Sunday, March 15, 2009

Solving slow parameterized query plans with SQL Server

This morning I was listening to Stack Overflow podcast#45 in which Jeff Atwood indicated he had uncovered situations involving poor performing parametrized query's. The solution involves optimizing for 'UNKNOWN' as an optional hint when dealing with parametrized queries.


@p1=1, @p2=9998,

Select * from t where col > @p1 or col2 > @p2 order by col1


This optional optimization is available for SQL 2008 only. The option forces the query optimizer to look at all available statistical data to come up with a more intelligent deterministic view of what values the local variables used to generate the query plan should equate to rather than using the parameters being passed in by the application. The workaround alternatives do not really offer any good alternatives to solve this issue most notably when dealing with dynamic parameters.


  1. Recompile every time the query is executed using the RECOMPILE hint - This can be very CPU intensive and effectively eliminates the benefits of caching query plans. ex. option(RECOMPILE)

  2. Un-parametrize the query – Not a viable option in most cases due to SQL injection risk.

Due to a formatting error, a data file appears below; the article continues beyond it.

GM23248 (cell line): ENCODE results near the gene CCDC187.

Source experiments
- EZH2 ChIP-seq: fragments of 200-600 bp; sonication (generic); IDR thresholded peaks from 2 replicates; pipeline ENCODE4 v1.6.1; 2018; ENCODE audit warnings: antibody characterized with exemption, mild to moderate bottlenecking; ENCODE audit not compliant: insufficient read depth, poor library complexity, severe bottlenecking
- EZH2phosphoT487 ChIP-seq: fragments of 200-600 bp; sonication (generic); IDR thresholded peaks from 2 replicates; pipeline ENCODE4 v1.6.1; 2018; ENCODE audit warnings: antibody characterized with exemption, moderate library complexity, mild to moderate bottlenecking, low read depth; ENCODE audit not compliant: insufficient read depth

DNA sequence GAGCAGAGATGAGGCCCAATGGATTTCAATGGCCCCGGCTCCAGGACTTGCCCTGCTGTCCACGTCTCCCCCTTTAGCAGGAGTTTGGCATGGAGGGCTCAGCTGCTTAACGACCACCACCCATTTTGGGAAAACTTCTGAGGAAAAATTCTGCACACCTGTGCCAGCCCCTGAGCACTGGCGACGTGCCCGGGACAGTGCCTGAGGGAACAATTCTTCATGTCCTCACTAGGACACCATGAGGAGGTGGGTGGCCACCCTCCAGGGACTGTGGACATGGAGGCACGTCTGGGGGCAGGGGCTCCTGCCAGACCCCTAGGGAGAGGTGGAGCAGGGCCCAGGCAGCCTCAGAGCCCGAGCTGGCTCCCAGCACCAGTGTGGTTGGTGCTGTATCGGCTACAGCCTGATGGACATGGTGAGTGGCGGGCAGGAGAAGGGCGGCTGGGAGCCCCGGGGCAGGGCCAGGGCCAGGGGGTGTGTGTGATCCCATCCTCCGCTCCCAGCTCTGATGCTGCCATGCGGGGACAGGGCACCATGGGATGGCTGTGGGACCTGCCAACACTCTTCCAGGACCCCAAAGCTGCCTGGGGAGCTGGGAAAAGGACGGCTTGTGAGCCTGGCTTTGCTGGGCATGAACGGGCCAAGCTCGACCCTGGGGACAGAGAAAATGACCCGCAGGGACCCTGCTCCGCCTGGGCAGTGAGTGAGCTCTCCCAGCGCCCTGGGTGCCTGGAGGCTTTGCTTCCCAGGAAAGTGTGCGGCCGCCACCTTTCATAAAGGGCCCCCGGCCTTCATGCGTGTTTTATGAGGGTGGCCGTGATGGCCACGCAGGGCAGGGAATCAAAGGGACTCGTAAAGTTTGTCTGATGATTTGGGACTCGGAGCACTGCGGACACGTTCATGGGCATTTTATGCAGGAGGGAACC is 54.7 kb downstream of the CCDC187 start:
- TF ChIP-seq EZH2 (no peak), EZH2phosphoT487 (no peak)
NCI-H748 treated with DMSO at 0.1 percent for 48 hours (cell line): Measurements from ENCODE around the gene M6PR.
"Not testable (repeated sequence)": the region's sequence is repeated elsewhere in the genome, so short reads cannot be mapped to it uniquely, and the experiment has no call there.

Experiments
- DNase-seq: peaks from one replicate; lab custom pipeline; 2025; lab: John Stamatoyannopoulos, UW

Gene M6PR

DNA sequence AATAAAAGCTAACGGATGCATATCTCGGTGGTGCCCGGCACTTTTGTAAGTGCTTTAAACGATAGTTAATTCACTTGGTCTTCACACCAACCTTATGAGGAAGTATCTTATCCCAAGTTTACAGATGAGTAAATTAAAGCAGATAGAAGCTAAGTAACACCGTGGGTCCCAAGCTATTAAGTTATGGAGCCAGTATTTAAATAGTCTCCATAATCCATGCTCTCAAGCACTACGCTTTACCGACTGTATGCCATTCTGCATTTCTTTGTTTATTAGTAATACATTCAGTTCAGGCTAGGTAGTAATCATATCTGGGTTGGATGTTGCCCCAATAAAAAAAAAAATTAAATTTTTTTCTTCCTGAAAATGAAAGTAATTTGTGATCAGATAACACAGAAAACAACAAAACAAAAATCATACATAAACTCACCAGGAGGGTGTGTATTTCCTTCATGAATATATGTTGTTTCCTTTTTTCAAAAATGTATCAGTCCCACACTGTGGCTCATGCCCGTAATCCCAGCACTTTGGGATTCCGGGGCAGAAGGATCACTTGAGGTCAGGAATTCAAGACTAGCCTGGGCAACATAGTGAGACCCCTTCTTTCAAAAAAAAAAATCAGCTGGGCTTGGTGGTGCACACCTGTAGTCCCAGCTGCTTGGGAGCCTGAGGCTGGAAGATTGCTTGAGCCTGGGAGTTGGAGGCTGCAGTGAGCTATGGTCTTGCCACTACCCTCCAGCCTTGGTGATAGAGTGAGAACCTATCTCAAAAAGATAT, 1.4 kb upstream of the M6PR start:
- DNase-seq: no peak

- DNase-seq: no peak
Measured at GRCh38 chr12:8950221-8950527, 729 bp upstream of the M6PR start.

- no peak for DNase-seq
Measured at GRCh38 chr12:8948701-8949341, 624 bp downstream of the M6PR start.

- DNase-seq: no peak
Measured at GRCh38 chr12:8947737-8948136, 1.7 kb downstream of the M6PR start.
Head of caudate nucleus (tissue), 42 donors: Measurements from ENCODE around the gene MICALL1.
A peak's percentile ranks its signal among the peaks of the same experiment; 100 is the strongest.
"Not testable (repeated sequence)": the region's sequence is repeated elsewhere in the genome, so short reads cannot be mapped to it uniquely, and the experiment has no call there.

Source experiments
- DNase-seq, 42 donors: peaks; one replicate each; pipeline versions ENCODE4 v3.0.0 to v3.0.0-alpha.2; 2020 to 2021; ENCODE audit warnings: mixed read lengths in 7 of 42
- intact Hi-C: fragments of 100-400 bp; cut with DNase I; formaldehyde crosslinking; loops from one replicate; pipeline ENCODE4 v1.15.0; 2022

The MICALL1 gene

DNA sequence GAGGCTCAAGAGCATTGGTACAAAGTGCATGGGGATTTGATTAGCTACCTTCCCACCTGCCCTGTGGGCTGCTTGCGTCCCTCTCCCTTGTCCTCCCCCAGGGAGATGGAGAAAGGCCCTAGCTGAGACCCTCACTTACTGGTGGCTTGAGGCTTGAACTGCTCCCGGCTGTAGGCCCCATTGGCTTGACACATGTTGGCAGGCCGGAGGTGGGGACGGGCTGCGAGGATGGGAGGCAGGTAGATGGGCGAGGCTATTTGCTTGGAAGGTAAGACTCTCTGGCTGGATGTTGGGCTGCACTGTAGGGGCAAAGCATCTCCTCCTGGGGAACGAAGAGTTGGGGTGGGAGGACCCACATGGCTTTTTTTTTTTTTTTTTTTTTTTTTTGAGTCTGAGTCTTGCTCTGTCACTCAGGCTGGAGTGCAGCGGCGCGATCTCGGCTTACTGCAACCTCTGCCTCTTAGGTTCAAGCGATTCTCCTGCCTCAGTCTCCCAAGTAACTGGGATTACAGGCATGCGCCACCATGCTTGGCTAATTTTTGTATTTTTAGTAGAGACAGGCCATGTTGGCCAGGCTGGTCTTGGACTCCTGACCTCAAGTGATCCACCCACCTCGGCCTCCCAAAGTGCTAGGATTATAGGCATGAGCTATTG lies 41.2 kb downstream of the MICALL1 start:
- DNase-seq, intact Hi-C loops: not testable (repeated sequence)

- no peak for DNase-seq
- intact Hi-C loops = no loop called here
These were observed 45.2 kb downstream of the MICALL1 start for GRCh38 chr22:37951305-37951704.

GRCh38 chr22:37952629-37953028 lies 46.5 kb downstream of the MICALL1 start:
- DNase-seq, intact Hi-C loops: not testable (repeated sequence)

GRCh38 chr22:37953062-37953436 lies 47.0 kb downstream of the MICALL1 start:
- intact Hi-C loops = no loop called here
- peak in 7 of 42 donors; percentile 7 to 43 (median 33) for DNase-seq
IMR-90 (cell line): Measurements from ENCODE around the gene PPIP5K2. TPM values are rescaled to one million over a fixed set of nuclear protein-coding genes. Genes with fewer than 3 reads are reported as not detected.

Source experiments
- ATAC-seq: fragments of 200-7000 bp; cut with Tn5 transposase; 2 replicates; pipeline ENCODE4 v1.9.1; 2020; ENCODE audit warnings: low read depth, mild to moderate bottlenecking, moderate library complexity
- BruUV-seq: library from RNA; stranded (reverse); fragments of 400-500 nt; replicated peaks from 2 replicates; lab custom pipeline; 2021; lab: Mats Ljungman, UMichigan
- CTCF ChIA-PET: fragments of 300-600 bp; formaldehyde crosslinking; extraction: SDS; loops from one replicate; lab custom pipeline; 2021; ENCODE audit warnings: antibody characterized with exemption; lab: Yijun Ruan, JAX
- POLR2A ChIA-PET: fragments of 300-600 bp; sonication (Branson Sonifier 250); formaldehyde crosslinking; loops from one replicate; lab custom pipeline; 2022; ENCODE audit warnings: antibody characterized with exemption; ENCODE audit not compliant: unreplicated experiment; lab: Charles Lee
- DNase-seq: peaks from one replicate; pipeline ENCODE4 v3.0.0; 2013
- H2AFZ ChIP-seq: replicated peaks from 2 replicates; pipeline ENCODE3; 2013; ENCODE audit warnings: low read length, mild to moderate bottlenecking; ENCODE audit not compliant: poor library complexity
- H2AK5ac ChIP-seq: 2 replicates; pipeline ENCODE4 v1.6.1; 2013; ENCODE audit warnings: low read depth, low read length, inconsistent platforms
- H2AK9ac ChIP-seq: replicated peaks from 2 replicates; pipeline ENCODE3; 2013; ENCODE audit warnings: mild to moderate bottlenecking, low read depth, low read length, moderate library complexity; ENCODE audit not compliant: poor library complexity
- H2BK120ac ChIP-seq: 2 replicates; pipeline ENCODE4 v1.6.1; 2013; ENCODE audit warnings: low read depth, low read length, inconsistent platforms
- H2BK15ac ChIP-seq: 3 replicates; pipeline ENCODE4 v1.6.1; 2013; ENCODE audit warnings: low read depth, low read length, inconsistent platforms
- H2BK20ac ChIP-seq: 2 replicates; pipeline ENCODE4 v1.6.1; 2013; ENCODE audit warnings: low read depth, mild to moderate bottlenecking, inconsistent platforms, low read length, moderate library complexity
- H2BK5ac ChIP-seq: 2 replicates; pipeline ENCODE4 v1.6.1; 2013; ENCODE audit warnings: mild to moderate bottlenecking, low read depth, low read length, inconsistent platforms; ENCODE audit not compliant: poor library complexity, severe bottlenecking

3. Hint with specific parameters using the OPTIMIZE FOR hint (However, what value(s) should the app developer use?) This is a great option if the values in the rows are static, that is; not growing in number, etc. – However in my case the rows were not static.

  4. Forcing the use of a specific index

  5. Use a plan guide – Using any of the recommendations above.

Implications with NHibernate or other Object Relational Mappers's

I am a user of NHibernate. At present NHibernate does not provide support for the SQL 2008 dialect and recommends using the SQL 2005 dialect configuration option to deal with SQL 2008 data sources. I am wondering if anyone in the NHibernate community has come across this issue with slow parametrized SQL? Is this an issue that an ORM needs to be aware of when supporting a given database dialect? My view is yes. However I am still somewhat of a newb with NHibernate.

1 comment:

Anonymous said...

John - drop me a line at when you can. I miss you... you big lug!!